Designer Sandy Liang continues to celebrate her brand’s downtown roots. For NYFW, she chose her models from a select group of cool women from her neighborhood. A New York-based designer, Liang grew up in Bayside, Queens. With new, playful interpretations of nostalgic narratives and elevated experimentation, she focused her details on shirting and transitional outerwear. Liang also introduced color-blocked oversized knit polo shirts, floaty eyelet and lace paired styles with her hallmark statement leather jackets and neck-cuddling collared shearlings.
Liang’s presentation was cleverly developed through the strong lines in her collection. These clothes revealed the designer’s consistent understanding of her customer. For spring/summer ’18, the collection plays with tensions in material and embellishments. A Bayside fleece topper updates the classic outerwear that layers comfortably and elegantly with a luxury jacquard pocket.
In the collection, there were dress cuts that referenced updated school girl uniforms and strappy garter belts. Denim pieces were accented with clustered Swarovski crystals. Metal loops that originated from nipple jewelry offered a clever nod to punk aesthetics. Work and play combinations were artfully shown in the Corbin belt, which is part garter and part tool belt.
Liang’s tailoring is a central part of the collection. Obviously, she shows a talent for shirting. There were gaps with girly peeks of skin. A leather apron is closely fitted as a kind of spare outerwear designed with a kangaroo pocket. The wells denim jacket is designed artfully to hang from the shoulders.
Liang’s subtle references are woven throughout the collection. For spring, she customized her prints, featuring fruits and polka dots mixed with tiny hidden rainbow lights that wink at everyday people. For a touchable element of balance, there were ruffle and ribbon details. Oversized denim is designed with deep pockets that are marked with a subtle “xx”—referring to the way so many women sign off their emails.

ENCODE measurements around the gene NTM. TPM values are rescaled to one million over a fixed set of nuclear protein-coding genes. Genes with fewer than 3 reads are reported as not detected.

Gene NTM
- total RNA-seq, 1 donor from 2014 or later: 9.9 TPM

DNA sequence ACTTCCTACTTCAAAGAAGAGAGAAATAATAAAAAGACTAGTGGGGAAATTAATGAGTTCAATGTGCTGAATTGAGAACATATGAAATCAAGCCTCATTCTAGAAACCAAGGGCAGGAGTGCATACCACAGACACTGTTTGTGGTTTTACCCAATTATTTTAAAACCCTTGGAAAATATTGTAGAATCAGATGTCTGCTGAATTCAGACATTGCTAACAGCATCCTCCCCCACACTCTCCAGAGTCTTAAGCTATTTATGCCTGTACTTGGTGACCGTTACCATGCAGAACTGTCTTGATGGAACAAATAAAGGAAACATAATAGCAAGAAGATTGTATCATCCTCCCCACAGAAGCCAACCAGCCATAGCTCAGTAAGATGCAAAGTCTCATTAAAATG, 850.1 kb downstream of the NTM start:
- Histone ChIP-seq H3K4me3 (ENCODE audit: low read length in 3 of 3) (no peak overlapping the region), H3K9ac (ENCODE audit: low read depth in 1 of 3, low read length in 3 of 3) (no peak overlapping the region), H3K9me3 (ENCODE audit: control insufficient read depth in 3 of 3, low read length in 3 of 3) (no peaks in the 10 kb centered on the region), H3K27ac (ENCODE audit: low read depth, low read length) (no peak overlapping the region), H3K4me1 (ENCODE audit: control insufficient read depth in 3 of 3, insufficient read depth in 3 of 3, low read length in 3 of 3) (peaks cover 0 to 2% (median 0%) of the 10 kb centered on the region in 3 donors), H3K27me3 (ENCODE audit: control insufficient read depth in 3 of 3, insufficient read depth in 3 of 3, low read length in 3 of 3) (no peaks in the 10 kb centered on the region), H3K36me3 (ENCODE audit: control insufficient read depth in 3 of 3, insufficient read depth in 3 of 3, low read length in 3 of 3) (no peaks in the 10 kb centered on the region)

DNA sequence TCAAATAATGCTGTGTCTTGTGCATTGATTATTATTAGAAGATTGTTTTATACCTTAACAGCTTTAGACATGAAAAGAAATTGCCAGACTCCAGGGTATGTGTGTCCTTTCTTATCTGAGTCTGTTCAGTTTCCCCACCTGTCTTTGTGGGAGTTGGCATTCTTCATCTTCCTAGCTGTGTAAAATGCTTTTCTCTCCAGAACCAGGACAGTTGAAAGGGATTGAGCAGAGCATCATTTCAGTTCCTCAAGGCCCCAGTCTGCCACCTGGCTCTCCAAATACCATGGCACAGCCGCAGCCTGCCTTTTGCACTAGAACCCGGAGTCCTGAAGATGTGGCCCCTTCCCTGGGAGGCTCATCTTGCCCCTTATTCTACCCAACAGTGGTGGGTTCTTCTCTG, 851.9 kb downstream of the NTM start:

This designer attended the Rhode Island School of Design and transferred to Parsons School of Design to study fashion design. Liang draws energy and inspiration from her childhood memories. Her creative fashion roots are firmly in the outerwear. “My grandmother used to shuffle along Canal Street in wide-legged pants,” she recalled. “I also watched chefs wearing white aprons stand behind the outside doors of restaurants for a smoke.” She works intimately with a small team in a renovated studio space that was once a storage room in her father’s restaurant, two blocks away from where he still works. She names her pieces after family and friends. Her designed memories have their own luxury, longevity and wit. The show was enjoyable. Her looks were sumptuous to touch, yet easy to appreciate.